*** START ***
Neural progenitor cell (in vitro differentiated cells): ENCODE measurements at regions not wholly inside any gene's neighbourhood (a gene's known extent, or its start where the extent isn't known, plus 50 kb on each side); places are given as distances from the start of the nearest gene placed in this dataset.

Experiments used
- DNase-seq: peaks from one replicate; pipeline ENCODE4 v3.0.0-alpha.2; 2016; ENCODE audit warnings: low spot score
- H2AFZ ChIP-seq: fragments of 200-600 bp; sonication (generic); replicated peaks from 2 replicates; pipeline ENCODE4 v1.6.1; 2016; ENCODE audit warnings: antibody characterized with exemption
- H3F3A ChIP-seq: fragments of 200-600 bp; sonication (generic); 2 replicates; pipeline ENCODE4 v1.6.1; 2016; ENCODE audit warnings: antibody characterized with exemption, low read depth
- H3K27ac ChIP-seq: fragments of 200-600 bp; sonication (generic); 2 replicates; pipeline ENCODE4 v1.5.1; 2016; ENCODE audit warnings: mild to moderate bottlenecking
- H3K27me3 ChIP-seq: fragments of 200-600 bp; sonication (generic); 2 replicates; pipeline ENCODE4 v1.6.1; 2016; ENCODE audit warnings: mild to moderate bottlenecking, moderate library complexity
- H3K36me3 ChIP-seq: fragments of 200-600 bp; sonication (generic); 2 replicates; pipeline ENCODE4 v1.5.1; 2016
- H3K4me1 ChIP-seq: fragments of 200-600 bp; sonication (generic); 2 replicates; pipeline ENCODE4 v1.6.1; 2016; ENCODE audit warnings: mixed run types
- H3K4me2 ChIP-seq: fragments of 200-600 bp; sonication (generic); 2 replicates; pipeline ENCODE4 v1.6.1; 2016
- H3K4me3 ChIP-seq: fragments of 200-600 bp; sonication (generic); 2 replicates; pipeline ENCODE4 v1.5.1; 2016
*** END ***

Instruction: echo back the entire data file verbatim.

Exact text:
Neural progenitor cell (in vitro differentiated cells): ENCODE measurements at regions not wholly inside any gene's neighbourhood (a gene's known extent, or its start where the extent isn't known, plus 50 kb on each side); places are given as distances from the start of the nearest gene placed in this dataset.

Experiments used
- DNase-seq: peaks from one replicate; pipeline ENCODE4 v3.0.0-alpha.2; 2016; ENCODE audit warnings: low spot score
- H2AFZ ChIP-seq: fragments of 200-600 bp; sonication (generic); replicated peaks from 2 replicates; pipeline ENCODE4 v1.6.1; 2016; ENCODE audit warnings: antibody characterized with exemption
- H3F3A ChIP-seq: fragments of 200-600 bp; sonication (generic); 2 replicates; pipeline ENCODE4 v1.6.1; 2016; ENCODE audit warnings: antibody characterized with exemption, low read depth
- H3K27ac ChIP-seq: fragments of 200-600 bp; sonication (generic); 2 replicates; pipeline ENCODE4 v1.5.1; 2016; ENCODE audit warnings: mild to moderate bottlenecking
- H3K27me3 ChIP-seq: fragments of 200-600 bp; sonication (generic); 2 replicates; pipeline ENCODE4 v1.6.1; 2016; ENCODE audit warnings: mild to moderate bottlenecking, moderate library complexity
- H3K36me3 ChIP-seq: fragments of 200-600 bp; sonication (generic); 2 replicates; pipeline ENCODE4 v1.5.1; 2016
- H3K4me1 ChIP-seq: fragments of 200-600 bp; sonication (generic); 2 replicates; pipeline ENCODE4 v1.6.1; 2016; ENCODE audit warnings: mixed run types
- H3K4me2 ChIP-seq: fragments of 200-600 bp; sonication (generic); 2 replicates; pipeline ENCODE4 v1.6.1; 2016
- H3K4me3 ChIP-seq: fragments of 200-600 bp; sonication (generic); 2 replicates; pipeline ENCODE4 v1.5.1; 2016